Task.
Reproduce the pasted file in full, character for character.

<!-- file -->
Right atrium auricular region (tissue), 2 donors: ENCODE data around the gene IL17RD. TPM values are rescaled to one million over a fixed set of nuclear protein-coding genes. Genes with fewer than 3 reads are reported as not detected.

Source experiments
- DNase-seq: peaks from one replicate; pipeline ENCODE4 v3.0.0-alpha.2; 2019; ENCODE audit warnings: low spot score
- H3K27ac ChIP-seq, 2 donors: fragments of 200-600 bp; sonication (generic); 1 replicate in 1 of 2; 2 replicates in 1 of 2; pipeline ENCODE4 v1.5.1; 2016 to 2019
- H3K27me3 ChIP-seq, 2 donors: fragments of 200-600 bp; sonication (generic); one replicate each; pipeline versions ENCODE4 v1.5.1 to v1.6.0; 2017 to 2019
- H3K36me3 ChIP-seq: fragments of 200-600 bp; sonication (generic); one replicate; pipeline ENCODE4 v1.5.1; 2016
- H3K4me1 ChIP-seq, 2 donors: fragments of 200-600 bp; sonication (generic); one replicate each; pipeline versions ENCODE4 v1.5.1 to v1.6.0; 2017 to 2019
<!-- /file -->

Right atrium auricular region (tissue), 2 donors: ENCODE data around the gene IL17RD. TPM values are rescaled to one million over a fixed set of nuclear protein-coding genes. Genes with fewer than 3 reads are reported as not detected.

Source experiments
- DNase-seq: peaks from one replicate; pipeline ENCODE4 v3.0.0-alpha.2; 2019; ENCODE audit warnings: low spot score
- H3K27ac ChIP-seq, 2 donors: fragments of 200-600 bp; sonication (generic); 1 replicate in 1 of 2; 2 replicates in 1 of 2; pipeline ENCODE4 v1.5.1; 2016 to 2019
- H3K27me3 ChIP-seq, 2 donors: fragments of 200-600 bp; sonication (generic); one replicate each; pipeline versions ENCODE4 v1.5.1 to v1.6.0; 2017 to 2019
- H3K36me3 ChIP-seq: fragments of 200-600 bp; sonication (generic); one replicate; pipeline ENCODE4 v1.5.1; 2016
- H3K4me1 ChIP-seq, 2 donors: fragments of 200-600 bp; sonication (generic); one replicate each; pipeline versions ENCODE4 v1.5.1 to v1.6.0; 2017 to 2019